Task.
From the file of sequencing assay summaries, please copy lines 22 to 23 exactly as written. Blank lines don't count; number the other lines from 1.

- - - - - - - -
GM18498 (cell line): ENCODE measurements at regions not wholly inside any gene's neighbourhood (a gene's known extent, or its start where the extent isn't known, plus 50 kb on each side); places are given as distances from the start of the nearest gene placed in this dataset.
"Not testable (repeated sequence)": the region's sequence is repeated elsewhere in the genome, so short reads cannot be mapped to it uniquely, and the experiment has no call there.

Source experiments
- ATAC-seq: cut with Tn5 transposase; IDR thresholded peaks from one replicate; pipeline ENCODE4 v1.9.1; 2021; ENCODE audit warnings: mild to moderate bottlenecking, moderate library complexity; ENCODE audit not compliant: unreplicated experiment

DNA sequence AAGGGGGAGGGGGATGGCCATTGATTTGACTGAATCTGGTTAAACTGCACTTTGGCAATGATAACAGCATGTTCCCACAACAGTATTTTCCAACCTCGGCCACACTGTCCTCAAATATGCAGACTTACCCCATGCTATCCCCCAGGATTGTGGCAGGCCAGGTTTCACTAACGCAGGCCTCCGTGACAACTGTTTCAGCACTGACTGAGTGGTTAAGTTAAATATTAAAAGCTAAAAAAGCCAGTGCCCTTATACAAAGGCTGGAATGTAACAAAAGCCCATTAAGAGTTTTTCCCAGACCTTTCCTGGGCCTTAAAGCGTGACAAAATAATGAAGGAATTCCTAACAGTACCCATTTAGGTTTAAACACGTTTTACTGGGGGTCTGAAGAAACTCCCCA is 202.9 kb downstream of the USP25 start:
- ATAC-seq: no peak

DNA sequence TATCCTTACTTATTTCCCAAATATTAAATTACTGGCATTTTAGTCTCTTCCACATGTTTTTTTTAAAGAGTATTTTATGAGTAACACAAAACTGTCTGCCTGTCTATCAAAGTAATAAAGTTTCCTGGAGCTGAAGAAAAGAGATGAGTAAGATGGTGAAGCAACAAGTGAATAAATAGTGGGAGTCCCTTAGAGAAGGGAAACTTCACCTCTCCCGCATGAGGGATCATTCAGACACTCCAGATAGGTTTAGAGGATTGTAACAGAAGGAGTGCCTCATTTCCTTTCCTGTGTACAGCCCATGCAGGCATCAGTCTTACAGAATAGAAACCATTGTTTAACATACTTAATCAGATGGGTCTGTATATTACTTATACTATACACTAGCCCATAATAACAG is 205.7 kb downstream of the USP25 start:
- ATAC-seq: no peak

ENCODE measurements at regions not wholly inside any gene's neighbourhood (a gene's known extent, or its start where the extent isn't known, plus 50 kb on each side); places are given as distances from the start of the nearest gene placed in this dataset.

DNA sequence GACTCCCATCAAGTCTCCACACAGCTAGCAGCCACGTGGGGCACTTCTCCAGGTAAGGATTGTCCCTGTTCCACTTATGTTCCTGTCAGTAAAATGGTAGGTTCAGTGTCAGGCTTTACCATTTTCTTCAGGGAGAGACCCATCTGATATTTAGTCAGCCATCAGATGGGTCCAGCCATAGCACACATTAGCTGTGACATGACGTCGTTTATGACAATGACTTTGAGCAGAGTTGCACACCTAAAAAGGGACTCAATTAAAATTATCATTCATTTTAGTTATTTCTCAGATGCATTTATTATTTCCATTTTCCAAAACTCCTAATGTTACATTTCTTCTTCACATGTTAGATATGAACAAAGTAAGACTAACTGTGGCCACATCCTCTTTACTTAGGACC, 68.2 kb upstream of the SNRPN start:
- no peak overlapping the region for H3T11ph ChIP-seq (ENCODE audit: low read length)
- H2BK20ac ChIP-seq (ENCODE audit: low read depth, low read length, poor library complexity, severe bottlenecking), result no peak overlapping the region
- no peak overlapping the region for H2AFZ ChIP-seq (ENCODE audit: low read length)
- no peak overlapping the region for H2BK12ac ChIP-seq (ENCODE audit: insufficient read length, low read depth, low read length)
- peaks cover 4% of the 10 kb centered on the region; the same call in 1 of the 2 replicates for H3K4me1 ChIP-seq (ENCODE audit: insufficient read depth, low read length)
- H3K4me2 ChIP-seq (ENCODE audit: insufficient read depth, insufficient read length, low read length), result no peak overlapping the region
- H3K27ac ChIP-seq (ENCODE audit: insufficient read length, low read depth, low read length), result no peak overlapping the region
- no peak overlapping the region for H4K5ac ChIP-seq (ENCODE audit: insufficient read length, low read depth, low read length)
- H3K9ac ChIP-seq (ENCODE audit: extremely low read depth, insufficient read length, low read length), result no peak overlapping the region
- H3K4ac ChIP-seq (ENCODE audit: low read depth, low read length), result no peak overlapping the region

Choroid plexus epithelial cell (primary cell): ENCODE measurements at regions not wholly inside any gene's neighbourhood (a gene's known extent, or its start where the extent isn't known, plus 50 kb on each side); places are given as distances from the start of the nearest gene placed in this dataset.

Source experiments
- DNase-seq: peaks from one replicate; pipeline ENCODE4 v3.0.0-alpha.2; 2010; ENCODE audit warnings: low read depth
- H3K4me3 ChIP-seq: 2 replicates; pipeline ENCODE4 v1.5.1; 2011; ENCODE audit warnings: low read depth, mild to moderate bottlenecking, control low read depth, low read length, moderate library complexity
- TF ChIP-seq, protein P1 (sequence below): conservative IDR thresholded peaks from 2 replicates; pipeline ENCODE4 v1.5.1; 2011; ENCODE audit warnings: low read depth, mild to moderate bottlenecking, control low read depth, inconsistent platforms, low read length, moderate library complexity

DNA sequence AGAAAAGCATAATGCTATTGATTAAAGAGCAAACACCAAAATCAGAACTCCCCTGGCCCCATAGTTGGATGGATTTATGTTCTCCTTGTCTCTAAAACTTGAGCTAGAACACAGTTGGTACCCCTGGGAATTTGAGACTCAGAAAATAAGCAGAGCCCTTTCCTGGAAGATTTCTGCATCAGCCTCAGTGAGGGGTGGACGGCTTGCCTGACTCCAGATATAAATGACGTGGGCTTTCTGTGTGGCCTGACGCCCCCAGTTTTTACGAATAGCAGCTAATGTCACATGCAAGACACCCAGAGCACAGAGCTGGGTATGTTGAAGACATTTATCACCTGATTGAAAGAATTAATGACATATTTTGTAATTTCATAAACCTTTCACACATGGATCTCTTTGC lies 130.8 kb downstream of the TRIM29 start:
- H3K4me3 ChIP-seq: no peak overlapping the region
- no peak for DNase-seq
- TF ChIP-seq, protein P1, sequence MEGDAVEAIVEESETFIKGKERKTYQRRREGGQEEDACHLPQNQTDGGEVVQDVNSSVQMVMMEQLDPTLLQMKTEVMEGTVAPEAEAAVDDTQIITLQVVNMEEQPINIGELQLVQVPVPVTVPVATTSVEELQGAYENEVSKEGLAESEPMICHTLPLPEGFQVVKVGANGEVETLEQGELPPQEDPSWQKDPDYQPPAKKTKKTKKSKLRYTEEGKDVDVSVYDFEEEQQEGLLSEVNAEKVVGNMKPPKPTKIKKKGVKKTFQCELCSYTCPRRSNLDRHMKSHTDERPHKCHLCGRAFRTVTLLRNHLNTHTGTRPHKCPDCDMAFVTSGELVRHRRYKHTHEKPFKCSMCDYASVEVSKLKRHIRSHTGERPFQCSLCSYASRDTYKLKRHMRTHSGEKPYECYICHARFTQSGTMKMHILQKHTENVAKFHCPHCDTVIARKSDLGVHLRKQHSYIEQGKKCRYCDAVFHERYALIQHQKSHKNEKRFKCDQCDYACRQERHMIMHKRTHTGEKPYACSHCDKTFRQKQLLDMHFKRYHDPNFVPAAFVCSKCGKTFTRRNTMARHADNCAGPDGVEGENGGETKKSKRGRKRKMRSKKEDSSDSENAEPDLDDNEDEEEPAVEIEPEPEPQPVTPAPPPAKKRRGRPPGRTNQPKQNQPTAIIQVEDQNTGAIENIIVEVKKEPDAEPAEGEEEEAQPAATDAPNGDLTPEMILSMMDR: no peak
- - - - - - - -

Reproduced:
Source experiments
- DNase-seq: peaks from one replicate; pipeline ENCODE4 v3.0.0-alpha.2; 2010; ENCODE audit warnings: low read depth